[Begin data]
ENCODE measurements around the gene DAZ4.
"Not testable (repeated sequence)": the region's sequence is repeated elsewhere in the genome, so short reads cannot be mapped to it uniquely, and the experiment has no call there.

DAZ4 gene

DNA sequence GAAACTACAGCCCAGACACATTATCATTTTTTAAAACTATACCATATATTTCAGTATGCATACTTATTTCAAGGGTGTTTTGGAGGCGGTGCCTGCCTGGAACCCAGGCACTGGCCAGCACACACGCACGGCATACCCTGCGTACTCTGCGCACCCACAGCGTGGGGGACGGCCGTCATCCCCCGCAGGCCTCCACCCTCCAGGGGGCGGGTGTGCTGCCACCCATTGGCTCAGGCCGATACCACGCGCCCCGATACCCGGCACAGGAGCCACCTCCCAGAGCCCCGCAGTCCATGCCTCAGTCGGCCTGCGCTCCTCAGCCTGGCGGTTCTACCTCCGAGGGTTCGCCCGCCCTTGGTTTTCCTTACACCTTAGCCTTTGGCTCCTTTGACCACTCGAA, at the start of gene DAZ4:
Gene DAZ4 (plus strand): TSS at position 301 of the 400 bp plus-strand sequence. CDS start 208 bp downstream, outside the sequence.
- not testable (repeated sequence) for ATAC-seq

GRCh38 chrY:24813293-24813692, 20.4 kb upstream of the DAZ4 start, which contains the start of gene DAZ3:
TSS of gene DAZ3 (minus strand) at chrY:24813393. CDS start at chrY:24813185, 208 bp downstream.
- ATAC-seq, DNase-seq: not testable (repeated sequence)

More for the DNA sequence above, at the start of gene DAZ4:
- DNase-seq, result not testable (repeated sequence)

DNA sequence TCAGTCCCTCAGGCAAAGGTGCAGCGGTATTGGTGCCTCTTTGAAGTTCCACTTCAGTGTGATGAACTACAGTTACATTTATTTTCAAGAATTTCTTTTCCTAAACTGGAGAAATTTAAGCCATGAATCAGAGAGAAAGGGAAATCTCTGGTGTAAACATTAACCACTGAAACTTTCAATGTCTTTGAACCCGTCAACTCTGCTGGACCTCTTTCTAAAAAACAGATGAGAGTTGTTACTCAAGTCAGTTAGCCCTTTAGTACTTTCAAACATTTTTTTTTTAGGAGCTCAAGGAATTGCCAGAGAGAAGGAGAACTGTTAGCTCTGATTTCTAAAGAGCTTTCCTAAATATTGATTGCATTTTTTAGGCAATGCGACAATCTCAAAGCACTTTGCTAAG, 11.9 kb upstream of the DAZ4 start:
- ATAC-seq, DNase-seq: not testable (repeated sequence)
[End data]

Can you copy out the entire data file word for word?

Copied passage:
ENCODE measurements around the gene DAZ4.
"Not testable (repeated sequence)": the region's sequence is repeated elsewhere in the genome, so short reads cannot be mapped to it uniquely, and the experiment has no call there.

DAZ4 gene

DNA sequence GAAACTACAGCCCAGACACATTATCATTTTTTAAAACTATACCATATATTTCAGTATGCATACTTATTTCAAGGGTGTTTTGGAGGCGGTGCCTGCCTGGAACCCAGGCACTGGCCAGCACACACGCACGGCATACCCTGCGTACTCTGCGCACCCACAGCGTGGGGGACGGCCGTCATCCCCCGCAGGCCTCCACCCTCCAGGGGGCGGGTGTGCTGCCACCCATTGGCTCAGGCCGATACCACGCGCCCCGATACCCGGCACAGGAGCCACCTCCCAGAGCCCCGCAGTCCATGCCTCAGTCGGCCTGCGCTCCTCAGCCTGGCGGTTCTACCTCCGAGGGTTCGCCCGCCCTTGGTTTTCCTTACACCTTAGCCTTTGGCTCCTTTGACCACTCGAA, at the start of gene DAZ4:
Gene DAZ4 (plus strand): TSS at position 301 of the 400 bp plus-strand sequence. CDS start 208 bp downstream, outside the sequence.
- not testable (repeated sequence) for ATAC-seq

GRCh38 chrY:24813293-24813692, 20.4 kb upstream of the DAZ4 start, which contains the start of gene DAZ3:
TSS of gene DAZ3 (minus strand) at chrY:24813393. CDS start at chrY:24813185, 208 bp downstream.
- ATAC-seq, DNase-seq: not testable (repeated sequence)

More for the DNA sequence above, at the start of gene DAZ4:
- DNase-seq, result not testable (repeated sequence)

DNA sequence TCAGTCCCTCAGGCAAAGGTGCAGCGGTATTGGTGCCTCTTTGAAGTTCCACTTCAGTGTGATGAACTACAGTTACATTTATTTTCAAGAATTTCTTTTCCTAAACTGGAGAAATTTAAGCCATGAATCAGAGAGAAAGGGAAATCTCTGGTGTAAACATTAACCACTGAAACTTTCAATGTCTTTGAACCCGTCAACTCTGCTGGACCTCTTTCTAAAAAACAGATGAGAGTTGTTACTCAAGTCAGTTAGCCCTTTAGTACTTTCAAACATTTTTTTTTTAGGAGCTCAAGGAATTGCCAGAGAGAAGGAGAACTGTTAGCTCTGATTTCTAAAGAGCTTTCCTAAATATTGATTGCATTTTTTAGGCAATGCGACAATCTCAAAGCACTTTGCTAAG, 11.9 kb upstream of the DAZ4 start:
- ATAC-seq, DNase-seq: not testable (repeated sequence)